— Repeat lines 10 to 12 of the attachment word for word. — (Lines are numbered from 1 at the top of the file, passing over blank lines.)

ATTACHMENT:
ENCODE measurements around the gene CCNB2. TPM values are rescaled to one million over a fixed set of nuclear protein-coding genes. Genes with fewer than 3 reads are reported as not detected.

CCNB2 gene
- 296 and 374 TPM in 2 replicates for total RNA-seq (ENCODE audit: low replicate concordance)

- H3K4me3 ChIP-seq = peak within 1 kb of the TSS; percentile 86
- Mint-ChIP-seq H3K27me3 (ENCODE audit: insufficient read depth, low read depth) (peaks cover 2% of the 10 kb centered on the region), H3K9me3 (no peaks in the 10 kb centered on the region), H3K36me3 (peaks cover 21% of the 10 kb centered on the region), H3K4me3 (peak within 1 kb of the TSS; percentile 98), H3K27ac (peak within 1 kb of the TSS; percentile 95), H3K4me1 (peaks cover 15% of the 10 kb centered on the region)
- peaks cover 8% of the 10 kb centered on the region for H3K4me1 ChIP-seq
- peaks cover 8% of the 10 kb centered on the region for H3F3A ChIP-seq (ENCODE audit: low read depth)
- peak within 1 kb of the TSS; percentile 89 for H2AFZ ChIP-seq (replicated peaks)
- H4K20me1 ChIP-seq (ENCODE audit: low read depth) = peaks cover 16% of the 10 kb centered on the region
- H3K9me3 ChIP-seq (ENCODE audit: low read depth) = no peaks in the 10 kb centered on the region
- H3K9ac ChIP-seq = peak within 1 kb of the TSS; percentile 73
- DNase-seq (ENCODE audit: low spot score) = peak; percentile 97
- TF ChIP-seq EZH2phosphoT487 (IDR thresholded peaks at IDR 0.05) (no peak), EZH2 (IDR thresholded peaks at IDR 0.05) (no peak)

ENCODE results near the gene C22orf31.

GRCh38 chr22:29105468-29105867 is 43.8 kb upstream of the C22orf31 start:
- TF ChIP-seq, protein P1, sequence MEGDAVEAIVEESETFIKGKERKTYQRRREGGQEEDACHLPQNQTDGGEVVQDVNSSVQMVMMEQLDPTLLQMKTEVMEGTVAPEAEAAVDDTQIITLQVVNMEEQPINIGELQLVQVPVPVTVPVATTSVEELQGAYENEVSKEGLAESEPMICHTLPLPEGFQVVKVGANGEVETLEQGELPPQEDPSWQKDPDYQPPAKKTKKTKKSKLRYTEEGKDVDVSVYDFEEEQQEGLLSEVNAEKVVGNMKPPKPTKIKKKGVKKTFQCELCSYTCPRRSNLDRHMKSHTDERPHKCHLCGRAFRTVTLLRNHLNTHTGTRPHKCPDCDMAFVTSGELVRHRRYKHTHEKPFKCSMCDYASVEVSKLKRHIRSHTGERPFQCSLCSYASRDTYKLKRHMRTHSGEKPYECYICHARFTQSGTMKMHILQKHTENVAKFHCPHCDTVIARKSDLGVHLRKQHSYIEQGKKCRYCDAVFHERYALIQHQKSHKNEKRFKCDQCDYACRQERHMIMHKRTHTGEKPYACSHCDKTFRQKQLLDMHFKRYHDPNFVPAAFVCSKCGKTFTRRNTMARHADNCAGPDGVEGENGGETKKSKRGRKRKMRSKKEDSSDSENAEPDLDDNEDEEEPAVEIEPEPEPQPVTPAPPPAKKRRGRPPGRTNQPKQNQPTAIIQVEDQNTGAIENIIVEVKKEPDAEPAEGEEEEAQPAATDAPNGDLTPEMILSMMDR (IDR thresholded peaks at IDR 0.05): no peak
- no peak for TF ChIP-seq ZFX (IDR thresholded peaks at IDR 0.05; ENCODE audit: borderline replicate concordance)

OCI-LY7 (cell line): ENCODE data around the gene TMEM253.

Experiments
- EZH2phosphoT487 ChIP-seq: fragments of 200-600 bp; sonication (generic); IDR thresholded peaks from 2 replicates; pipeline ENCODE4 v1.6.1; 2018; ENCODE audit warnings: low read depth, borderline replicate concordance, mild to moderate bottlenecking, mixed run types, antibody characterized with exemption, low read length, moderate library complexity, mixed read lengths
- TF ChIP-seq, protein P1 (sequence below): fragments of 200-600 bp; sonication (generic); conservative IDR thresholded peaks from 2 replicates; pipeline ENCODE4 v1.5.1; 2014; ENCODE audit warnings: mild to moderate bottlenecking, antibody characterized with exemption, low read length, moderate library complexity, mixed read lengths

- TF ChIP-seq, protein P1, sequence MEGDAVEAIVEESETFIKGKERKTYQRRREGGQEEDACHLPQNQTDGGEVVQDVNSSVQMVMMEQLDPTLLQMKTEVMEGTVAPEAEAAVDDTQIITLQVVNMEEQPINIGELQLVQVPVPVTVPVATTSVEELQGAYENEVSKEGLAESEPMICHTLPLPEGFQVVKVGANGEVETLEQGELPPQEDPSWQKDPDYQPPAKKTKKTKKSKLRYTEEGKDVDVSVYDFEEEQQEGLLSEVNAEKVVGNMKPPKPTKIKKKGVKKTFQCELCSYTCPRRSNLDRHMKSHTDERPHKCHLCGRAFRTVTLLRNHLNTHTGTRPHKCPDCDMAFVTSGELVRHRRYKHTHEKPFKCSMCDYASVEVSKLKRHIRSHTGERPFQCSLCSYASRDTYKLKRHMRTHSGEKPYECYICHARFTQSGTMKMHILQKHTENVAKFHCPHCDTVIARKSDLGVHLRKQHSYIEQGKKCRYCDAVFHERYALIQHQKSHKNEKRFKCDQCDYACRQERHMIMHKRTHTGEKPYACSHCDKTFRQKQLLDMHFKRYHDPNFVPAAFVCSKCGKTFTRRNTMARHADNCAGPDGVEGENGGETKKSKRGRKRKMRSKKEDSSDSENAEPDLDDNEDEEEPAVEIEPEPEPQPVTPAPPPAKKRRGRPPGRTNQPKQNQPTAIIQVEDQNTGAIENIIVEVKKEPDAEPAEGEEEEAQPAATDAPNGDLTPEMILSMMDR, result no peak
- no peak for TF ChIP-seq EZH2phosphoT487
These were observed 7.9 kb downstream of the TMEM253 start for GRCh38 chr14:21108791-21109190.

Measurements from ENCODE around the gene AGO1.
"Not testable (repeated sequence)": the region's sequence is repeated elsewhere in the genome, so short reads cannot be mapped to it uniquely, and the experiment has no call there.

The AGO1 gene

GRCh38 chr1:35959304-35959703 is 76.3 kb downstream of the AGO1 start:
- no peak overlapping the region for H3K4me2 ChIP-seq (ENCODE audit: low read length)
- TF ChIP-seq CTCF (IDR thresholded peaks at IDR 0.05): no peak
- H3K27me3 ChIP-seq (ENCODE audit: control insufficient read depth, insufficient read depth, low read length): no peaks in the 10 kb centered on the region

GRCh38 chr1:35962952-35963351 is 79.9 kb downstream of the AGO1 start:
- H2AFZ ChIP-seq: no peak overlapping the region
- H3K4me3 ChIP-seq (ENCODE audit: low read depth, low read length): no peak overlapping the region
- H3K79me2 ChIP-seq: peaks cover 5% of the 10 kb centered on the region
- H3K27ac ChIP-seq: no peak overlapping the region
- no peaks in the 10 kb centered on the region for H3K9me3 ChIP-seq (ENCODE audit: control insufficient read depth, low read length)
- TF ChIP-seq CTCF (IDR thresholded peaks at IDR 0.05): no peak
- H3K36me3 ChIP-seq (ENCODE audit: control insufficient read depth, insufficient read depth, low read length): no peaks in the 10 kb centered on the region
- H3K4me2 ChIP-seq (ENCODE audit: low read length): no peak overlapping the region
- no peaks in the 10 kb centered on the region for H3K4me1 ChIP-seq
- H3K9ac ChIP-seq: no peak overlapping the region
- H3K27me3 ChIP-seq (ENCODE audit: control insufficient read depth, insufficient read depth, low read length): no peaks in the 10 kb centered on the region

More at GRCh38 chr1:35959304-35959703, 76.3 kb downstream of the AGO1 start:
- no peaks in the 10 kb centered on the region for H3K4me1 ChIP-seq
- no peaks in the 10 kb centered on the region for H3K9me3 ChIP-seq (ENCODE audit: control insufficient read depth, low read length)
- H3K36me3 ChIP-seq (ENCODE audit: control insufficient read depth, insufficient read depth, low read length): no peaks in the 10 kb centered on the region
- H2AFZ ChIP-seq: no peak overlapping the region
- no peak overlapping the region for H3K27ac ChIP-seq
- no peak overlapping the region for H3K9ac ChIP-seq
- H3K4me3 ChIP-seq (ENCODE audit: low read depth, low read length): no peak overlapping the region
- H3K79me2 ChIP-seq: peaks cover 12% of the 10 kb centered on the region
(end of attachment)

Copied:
- H3K9me3 ChIP-seq (ENCODE audit: low read depth) = no peaks in the 10 kb centered on the region
- H3K9ac ChIP-seq = peak within 1 kb of the TSS; percentile 73
- DNase-seq (ENCODE audit: low spot score) = peak; percentile 97